Steve Moore took one for the team yesterday. He took one for his brothers, Dom and Mark, who hope to make a living as NHLers.
He took one for the sport that nurtured him, a sport he loves without reservation, even though it has left him with a broken body and a shattered spirit.
No lawsuit against the NHL, at least for now. That was the key element that came out of the press conference Moore and his lawyer, Tim Danson, convened yesterday at the latter's Bay St. office.
Yesterday, Moore spoke of "the sport of hockey, the game I love," and the incalculable damage inflicted on the sport by Todd Bertuzzi's attack last March.
Moore, of course, feels the effects of that attack every moment of every day. He has sustained profound damage to his neck and is coping with post-concussion syndrome. He takes several hours of therapy a day. He is without an NHL contract and, in view of his health, unlikely to ever see one. He was a fourth-liner, remember.
That Bertuzzi can continue his career, unimpeded by the courts, is but a minor point. First offenders are routinely assessed absolute or conditional discharges.
Likewise, that Moore wasn't allowed time to prepare a victim-impact statement he could deliver in person was a tragedy but a lower-case one. The judicial system is often skewed toward the needs of the Crown and the accused and not the person who incurred the actual damages.
Anyone see any news value here?
No, the great tragedy of the Steve Moore story is the fact that Moore's greatest desire will go unfulfilled.
Moore said he would feel better "as long as there are lessons learned and actions taken."
There is no chance of that. For one thing, the game is in a deep freeze. The Steve Moore story won't even be a footnote when hockey returns.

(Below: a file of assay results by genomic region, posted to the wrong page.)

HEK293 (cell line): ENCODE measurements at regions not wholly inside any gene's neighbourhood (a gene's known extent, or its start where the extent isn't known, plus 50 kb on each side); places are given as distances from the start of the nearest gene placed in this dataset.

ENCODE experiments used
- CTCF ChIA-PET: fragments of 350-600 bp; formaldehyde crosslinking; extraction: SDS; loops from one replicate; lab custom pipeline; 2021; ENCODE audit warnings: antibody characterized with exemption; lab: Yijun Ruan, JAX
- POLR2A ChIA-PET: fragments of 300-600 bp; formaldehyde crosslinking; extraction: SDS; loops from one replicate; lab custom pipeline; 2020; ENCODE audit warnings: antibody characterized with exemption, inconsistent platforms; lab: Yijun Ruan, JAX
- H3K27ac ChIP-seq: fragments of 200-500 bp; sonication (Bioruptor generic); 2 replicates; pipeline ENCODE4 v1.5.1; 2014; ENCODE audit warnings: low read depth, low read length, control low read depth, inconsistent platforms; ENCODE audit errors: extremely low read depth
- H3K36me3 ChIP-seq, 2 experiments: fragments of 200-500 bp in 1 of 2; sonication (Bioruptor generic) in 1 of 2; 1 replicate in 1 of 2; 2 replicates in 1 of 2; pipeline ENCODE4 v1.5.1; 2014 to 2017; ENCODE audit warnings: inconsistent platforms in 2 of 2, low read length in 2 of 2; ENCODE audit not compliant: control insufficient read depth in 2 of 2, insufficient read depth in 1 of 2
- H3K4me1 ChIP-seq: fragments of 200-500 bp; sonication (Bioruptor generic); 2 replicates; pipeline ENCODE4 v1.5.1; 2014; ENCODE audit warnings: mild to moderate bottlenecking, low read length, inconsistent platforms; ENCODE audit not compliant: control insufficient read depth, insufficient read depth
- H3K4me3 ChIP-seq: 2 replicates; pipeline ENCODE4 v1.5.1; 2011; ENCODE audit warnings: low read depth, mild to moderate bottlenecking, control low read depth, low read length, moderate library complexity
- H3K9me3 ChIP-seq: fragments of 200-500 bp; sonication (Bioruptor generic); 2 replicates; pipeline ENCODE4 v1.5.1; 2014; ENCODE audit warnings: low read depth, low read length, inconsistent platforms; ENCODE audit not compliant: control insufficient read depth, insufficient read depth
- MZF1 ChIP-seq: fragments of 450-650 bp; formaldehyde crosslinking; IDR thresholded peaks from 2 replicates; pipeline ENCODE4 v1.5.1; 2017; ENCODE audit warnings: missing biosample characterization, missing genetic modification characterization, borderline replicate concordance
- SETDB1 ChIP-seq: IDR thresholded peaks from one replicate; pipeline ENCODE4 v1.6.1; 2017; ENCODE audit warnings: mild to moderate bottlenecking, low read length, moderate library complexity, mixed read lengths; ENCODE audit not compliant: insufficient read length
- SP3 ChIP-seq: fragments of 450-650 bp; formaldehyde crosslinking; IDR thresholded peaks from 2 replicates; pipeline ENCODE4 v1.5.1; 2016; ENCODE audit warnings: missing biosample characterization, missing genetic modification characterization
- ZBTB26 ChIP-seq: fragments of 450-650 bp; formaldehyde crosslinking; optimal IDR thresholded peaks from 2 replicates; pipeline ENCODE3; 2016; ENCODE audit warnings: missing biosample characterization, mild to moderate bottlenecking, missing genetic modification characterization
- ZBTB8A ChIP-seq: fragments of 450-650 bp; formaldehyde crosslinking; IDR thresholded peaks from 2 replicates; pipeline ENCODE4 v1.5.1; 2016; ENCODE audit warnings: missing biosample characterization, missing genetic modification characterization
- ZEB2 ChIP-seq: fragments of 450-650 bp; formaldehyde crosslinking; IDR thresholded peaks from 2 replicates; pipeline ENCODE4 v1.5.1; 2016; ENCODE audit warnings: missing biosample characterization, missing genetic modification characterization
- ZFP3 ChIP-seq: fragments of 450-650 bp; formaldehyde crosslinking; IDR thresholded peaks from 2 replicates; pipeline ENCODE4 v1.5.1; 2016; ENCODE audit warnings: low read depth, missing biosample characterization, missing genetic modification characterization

That the game can right itself through its own heavy sanctions -- an indefinite suspension to Bertuzzi and a $250,000 fine assessed to the Canucks -- would warrant a hearty laugh if it weren't so bloody sad.
The game cannot police itself. Neither can Microsoft. Neither can General Motors nor the federal government nor Canadian Tire.
No one institution can. Institutions and corporations and governments exist to propagate their own futures. That's why we have cops and courts and if those fail, litigation.
And litigation, a big, whopping lawsuit, more than another dose of negative public opinion, more than a conditional discharge to Todd Bertuzzi, is what would have brought Steve Moore his wish for justice.
If you required any proof of how blind the NHL is on the question of violence, you need only listen to Brian Burke after the attack. Plucked from the bosom of the NHL's corporate culture to run the Canucks, Burke railed about media conspiracies and spoke of a possibly quick return for Moore. Among NHL types, he's considered enlightened.
The league could end violence in one swift move. Never mind Bertuzzi. From now on, any player who deliberately injures another loses his right to play and his corresponding salary until the player he hurt comes back. The greater the injury, the greater the penalty. Texas Law.
That the league stopped short and will always stop short of that kind of sanction, of course, says everything about its true intentions.
Married to violence, the NHL has vengeance as an unfortunate kin. Litigation is the only hammer big enough to induce the NHL to turn the precept of an eye for an eye on itself.
Steve Moore has already paid an awful price for the industry's tolerance of violence. You can't blame him for refusing, for now at least, to pick up his sword.
And that's the greatest tragedy of this wretched story. Only the man whom the game has broken so terribly has the power to fix this terribly broken game.